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News & Notes

Drone Hobbyists Can Receive Registration Refund

That's right, you can get your 5 bucks back

July 3, 2017

Drone hobbyists no longer have to register with the FAA. Those who did can delete their registration and receive a refund for the $5 registration fee — two major community concerns.

According to the FAA website, “If you are an owner operating exclusively in compliance with section 336 and you wish to delete your registration and receive a refund of your registration fee, you may do so by accessing a registration deletion and self-certification form (PDF) and mailing it to the FAA at the address designated on the form.”

That’s right: If you’re flying a drone recreationally and you registered with the FAA, you can get your 5 bucks back. And if you don’t want your personal information publicly accessible through the FAA’s registration database, you no longer have to volunteer it. Though keep in mind that commercial drone pilots still need to register with the FAA.
The ruling

In May, the U.S. Court of Appeals for the District of Columbia Circuit ruled that hobbyist drone registration was unlawful. It found that the FAA was outside its rights in enforcing a new rule for hobbyist drone operators.

John Taylor, a Maryland insurance lawyer and lifelong aviation hobbyist, filed a lawsuit on Dec. 24, 2015, against the FAA in the Court of Appeals for the District of Columbia arguing that the FAA did not have the authority to impose registration rules over model aircraft, which includes recreational drones.

His main argument against the FAA’s registration requirement was that the FAA is prohibited by Section 336 of the 2012 FAA Modernization and Reform Act from regulating model aircraft. And the federal court agreed with Taylor.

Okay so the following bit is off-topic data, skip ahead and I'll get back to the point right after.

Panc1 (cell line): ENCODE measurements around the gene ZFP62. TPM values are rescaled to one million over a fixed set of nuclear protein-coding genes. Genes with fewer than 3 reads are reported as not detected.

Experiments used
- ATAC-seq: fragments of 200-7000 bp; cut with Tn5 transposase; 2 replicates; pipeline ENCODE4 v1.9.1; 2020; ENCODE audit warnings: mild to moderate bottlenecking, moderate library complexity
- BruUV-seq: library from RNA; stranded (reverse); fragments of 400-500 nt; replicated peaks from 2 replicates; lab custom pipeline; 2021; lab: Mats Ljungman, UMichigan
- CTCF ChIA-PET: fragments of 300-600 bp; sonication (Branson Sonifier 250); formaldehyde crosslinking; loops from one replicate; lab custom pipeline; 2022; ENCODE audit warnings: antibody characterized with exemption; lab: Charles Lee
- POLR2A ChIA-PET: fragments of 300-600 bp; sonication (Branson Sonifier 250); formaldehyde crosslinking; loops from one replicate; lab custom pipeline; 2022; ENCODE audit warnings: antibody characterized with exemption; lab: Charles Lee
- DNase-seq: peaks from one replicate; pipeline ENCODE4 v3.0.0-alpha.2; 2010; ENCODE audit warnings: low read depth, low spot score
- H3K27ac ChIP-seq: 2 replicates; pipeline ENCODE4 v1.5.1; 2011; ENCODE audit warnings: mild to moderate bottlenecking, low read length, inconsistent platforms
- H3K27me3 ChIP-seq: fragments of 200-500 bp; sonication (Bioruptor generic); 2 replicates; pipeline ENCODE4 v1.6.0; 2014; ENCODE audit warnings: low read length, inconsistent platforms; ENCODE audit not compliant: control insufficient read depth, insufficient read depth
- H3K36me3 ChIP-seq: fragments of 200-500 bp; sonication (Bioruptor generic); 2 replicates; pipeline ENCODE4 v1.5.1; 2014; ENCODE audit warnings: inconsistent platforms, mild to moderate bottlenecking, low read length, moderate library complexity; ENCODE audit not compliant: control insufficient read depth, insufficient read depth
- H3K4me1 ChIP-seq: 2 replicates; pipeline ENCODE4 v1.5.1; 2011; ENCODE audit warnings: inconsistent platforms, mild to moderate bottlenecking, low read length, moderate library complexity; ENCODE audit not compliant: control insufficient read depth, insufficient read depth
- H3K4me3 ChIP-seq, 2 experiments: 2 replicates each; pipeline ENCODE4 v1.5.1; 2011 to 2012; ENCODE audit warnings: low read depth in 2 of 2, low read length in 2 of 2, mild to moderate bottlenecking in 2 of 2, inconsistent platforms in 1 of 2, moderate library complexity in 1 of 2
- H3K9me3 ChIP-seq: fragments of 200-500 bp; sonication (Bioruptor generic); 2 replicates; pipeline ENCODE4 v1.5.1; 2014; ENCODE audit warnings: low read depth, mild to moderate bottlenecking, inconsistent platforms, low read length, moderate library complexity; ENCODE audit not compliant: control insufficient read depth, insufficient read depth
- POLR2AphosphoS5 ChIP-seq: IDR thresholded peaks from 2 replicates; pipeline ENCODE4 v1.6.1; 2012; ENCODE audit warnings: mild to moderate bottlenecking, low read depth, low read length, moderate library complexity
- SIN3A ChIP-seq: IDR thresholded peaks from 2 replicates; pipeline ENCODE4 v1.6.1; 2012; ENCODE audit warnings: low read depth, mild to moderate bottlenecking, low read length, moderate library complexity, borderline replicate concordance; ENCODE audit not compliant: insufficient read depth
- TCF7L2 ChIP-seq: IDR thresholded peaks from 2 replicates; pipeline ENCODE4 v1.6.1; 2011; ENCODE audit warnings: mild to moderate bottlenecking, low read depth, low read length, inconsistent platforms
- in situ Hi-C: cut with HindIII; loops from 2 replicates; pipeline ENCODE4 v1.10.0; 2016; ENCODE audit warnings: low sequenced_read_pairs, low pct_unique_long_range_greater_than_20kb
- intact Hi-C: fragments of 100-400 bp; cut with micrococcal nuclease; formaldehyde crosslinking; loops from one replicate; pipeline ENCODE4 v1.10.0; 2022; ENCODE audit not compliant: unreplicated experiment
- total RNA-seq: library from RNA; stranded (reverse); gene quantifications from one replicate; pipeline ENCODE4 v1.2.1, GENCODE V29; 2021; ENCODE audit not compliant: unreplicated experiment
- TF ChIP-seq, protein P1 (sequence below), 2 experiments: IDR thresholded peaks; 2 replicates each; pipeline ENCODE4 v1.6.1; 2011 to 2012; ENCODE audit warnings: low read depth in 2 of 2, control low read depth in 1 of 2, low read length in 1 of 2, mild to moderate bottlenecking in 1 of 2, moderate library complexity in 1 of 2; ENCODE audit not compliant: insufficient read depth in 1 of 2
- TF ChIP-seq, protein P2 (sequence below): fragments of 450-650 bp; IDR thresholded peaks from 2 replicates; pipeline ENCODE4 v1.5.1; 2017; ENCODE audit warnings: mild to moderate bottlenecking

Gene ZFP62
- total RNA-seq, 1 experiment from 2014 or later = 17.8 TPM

“Taylor is right. In 2012, Congress passed and President Obama signed the FAA Modernization and Reform Act. Section 336(a) of that Act states that the FAA ‘may not promulgate any rule or regulation regarding a model aircraft.’ Pub. L. No. 112–95, § 336(a), 126 Stat. 11, 77 (2012) (codified at 49 U.S.C. § 40101 note). The FAA’s 2015 Registration Rule, which applies to model aircraft, directly violates that clear statutory prohibition,” the ruling states.

What’s next

The FAA makes it clear that this isn’t the end of drone registration for hobbyists. “The FAA is working on a final rule with respect to registration and marking that will implement the court's decision,” the FAA website states.

A pending drone bill called the Safe Development, Research, and Opportunities Needed for Entrepreneurship Act of 2017, or the Safe DRONE Act, would also require recreational drone pilots to register. Learn more about that bill (and others) here.
Featured image: pixabay/janeb13